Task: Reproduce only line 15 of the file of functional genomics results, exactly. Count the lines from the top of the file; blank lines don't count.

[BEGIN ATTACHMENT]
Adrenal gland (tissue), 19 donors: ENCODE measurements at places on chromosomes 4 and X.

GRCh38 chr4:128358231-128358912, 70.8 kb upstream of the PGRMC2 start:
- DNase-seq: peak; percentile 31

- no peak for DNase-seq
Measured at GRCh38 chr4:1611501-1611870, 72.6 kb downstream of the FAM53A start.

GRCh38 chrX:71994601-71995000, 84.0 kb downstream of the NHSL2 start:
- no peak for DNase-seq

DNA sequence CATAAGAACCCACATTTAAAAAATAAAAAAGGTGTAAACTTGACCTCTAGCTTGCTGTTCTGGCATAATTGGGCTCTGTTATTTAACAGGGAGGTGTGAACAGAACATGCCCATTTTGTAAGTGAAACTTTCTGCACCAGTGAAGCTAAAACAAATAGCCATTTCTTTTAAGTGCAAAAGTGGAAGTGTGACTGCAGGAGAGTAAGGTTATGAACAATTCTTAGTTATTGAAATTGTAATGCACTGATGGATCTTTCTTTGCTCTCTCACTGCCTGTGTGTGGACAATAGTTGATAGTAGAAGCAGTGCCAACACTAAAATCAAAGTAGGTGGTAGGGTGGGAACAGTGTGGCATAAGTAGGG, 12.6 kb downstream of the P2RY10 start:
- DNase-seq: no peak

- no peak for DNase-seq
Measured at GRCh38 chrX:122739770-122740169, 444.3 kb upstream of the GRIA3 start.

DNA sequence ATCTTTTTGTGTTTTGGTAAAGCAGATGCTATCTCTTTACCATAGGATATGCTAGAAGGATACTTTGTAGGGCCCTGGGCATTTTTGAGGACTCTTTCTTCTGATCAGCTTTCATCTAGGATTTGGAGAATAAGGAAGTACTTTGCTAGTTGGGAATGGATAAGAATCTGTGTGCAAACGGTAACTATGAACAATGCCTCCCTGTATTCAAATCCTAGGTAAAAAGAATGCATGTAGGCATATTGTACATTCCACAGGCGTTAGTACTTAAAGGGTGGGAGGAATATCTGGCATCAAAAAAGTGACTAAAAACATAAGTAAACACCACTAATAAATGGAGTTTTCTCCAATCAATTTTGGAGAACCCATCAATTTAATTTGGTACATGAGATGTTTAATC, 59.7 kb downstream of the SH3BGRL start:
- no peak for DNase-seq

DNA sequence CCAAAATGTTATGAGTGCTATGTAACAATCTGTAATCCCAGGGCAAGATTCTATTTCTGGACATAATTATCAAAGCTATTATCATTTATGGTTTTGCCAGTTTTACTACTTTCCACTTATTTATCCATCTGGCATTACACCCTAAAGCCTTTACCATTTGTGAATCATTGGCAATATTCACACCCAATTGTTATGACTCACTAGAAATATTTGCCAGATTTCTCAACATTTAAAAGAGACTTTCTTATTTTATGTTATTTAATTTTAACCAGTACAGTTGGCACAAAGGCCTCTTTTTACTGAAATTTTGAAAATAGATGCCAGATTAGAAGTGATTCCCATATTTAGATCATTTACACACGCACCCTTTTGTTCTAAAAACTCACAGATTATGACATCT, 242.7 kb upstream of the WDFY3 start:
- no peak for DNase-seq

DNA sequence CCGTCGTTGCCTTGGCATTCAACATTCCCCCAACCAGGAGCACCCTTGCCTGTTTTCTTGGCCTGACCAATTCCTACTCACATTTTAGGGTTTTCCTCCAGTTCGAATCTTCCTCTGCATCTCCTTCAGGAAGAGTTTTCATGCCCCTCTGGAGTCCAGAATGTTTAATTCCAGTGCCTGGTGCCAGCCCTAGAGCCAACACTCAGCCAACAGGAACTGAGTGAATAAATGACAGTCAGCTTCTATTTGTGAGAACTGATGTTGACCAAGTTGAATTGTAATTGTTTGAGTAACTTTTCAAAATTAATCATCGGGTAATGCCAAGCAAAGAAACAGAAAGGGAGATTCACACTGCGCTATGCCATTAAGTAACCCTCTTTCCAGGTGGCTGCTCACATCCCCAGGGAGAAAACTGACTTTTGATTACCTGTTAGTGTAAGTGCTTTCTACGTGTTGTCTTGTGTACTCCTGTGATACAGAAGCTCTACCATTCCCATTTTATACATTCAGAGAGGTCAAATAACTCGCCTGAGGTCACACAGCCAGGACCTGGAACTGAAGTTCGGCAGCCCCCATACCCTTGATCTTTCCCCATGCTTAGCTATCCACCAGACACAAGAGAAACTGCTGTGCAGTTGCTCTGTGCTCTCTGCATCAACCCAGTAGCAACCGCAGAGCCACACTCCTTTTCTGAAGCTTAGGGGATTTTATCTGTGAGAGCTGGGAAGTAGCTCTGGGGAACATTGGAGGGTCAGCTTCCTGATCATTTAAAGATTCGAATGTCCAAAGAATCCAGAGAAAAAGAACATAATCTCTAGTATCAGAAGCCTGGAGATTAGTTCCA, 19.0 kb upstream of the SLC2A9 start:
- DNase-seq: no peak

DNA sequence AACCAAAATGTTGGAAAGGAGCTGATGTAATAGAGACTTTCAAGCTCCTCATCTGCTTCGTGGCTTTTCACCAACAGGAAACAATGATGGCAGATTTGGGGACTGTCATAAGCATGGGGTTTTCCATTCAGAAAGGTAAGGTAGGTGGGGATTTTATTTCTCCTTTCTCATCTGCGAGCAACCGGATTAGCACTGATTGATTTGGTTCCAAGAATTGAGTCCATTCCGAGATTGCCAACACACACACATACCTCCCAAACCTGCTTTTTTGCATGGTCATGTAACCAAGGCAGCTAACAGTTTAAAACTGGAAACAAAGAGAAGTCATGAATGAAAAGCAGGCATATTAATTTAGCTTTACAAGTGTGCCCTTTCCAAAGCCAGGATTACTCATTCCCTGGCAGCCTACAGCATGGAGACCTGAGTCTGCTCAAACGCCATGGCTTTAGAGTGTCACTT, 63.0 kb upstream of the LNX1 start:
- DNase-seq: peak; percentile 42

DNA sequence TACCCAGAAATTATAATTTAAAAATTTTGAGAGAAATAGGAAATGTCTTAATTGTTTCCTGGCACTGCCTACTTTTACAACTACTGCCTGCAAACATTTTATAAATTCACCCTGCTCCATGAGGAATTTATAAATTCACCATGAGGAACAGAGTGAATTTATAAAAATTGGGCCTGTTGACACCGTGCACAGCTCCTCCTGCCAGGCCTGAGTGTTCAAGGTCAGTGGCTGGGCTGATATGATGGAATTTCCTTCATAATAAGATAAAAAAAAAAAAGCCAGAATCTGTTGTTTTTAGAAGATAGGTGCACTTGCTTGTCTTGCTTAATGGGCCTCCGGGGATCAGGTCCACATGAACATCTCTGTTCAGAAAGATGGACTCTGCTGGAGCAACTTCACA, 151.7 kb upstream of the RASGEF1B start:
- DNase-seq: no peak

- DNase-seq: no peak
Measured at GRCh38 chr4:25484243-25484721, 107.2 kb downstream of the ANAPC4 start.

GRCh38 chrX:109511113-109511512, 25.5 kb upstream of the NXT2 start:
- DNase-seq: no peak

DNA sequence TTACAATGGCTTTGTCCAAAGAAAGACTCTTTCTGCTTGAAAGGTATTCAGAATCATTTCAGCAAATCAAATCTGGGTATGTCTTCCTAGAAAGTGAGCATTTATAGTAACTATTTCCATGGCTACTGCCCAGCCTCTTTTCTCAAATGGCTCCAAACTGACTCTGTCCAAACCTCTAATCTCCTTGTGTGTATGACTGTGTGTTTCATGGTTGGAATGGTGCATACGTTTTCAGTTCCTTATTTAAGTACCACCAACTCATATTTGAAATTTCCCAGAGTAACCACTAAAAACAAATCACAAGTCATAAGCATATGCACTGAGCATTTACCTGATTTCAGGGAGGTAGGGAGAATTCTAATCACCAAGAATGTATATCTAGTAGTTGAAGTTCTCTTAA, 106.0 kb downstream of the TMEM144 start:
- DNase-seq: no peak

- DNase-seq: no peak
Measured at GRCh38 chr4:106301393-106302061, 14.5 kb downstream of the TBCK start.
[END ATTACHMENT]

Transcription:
- no peak for DNase-seq